Academic "disputation" involved presenting arguments both for and against a particular theory—such as that the earth is in motion—in an effort to ascertain its truth. The question of the earth's motion was, in fact, debated in medieval universities, and some of the arguments Galileo put forth to account for our inability to detect that motion in everyday life (thus making the moving-earth hypothesis more reasonable) could have been found centuries earlier in the mouths of medieval professors.11

In modern textbooks, the Middle Ages are often mislabeled the "Dark Ages" and erroneously characterized as a period of unusual ignorance in the West, attributable to the dominance of the Catholic Church. The most familiar component of this Dark Ages myth is, of course, the alleged belief of educated medieval Europeans in a flat earth. Historian Jeffrey Russell has traced the origin of this myth, which he calls the "Flat Error," to the early nineteenth century, particularly Washington Irving's History of the Life and Voyages of Christopher Columbus (1828), a popular piece of historical fiction that many took to be serious history.

In his book, Irving suggested that flat-earth churchmen had opposed Columbus's proposed voyage.12 But in fact, the earth's sphericity was widely accepted in fifteenth-century Europe.13 Columbus didn't need to argue for a round earth, but only for a small earth (with small oceans) to get support for his trip.

But the Flat Error persists, such that, in the two decades I've spent teaching astronomy and its history, I've found that most college students believe that Columbus discovered the earth's sphericity and thereby defeated medieval ignorance. I've also found that my own students (prior to taking my courses) have been less able to defend the earth's sphericity than medieval university students were. So which age is actually darker?

I also noticed the Flat Error surfacing among educators when, in January 2009, I testified before the Texas State Board of Education in a successful bid to establish robust science standards in schools. My opponents, who were lobbying for a Darwin-only education policy, distributed flyers equating Darwin doubters with flat-earthers—a rhetorical ploy that Jeffrey Russell has traced back to the earliest controversies over Darwin's theory in the 1860s.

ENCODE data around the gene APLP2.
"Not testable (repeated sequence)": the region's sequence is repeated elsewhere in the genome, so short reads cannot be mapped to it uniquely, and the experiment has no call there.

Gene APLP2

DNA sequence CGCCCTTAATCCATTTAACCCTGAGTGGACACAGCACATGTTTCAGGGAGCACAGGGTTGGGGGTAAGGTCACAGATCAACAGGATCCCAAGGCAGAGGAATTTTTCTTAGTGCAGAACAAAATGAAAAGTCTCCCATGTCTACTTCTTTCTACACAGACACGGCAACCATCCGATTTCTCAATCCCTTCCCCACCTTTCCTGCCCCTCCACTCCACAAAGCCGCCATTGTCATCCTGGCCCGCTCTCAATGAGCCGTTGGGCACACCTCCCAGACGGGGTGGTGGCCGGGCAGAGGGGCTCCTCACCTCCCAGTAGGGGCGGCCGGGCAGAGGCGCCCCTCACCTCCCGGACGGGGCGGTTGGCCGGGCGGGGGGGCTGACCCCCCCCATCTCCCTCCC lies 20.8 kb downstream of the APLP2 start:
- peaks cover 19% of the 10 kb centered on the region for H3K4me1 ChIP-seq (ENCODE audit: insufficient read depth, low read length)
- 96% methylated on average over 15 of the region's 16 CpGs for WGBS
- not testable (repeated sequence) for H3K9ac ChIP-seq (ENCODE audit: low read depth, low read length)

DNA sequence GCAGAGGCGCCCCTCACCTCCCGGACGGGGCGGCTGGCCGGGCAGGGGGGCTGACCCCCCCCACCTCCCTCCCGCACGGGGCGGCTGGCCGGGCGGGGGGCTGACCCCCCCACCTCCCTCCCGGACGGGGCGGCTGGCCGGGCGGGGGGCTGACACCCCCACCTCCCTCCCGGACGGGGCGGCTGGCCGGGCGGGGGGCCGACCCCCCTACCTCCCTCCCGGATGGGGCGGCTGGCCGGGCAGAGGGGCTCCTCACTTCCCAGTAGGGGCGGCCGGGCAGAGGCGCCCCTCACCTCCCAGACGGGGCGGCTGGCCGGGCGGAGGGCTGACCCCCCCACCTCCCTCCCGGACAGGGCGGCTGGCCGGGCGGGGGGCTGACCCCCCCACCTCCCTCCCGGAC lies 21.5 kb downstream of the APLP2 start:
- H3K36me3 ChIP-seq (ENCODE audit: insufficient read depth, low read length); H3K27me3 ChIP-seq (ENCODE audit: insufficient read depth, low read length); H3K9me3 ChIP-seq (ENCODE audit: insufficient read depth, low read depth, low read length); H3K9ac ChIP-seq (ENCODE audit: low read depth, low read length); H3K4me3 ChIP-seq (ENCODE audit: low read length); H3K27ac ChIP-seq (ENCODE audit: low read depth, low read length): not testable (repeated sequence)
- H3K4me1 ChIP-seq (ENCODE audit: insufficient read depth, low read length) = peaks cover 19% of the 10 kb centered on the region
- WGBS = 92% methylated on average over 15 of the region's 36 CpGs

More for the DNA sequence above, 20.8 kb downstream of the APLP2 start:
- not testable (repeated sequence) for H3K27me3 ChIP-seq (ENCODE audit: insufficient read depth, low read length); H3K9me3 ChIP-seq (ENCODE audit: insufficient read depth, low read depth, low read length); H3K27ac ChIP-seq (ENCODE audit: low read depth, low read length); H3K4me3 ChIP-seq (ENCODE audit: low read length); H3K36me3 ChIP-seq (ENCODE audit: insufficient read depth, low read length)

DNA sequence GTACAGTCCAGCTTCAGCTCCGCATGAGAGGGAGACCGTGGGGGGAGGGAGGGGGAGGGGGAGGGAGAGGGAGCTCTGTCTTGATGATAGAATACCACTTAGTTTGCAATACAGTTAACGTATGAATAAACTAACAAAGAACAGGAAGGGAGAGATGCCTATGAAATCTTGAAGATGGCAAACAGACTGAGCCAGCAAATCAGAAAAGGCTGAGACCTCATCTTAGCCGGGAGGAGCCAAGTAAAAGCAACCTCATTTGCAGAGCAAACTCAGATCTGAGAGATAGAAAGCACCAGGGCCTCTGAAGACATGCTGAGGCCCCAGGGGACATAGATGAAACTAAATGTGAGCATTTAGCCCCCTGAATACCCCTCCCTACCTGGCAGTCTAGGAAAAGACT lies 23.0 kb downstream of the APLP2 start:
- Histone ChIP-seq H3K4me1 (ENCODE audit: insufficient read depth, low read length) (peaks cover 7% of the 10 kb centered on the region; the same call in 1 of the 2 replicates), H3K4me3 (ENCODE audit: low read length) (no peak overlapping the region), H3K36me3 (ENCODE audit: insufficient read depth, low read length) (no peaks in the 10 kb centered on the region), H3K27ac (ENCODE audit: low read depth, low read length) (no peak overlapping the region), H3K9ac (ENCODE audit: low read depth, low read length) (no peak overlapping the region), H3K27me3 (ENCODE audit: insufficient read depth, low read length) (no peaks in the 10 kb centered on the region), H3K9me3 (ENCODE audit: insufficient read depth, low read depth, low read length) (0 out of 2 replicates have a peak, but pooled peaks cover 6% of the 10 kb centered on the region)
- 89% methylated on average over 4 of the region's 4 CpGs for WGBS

Early Modern Science

What about Christianity's "greatest failure," as atheist Christopher Hitchens called it in a 2009 debate?14 This is its alleged failure to retain humanity's status as "the center of the universe." Copernicus, Hitchens claimed, earned the church's opposition because his theory demoted humans from their privileged position at the cosmic center, a position the church had hitherto jealously guarded.

But here Hitchens makes the false assumption that geocentricism (earth at the center cosmologically) is equivalent to anthropocentricism (people at the center metaphysically). Furthermore, the ancient Greek viewpoint, held up through the time of Galileo, was that the earth was at the bottom of the universe. This was no honor. "Up above" were the exalted, incorruptible heavens. "Down here," in the terrestrial realm, things fell apart. Thus, Galileo offered heliocentric astronomy as a promotion for humanity. As he wrote in 1610, "I will prove that the Earth does have motion . . . and that it is not the sump where the universe's filth and ephemera collect."15

The great astronomer Johannes Kepler (1571–1630) took this even further: We "could not remain at rest in the center," he wrote, because of "that contemplation for which man was created," which includes acting like "surveyors" who use "triangulation" for "measuring inaccessible objects."16Because the earth is a moving observation platform, we can triangulate from it to calculate distances to the other planets. This would be impossible if we were stationary in the dead center, as Ptolemy had it. The earth was designed for scientific discovery, Kepler argued.17 Hitchens could not have been more wrong about Christianity's "greatest failure."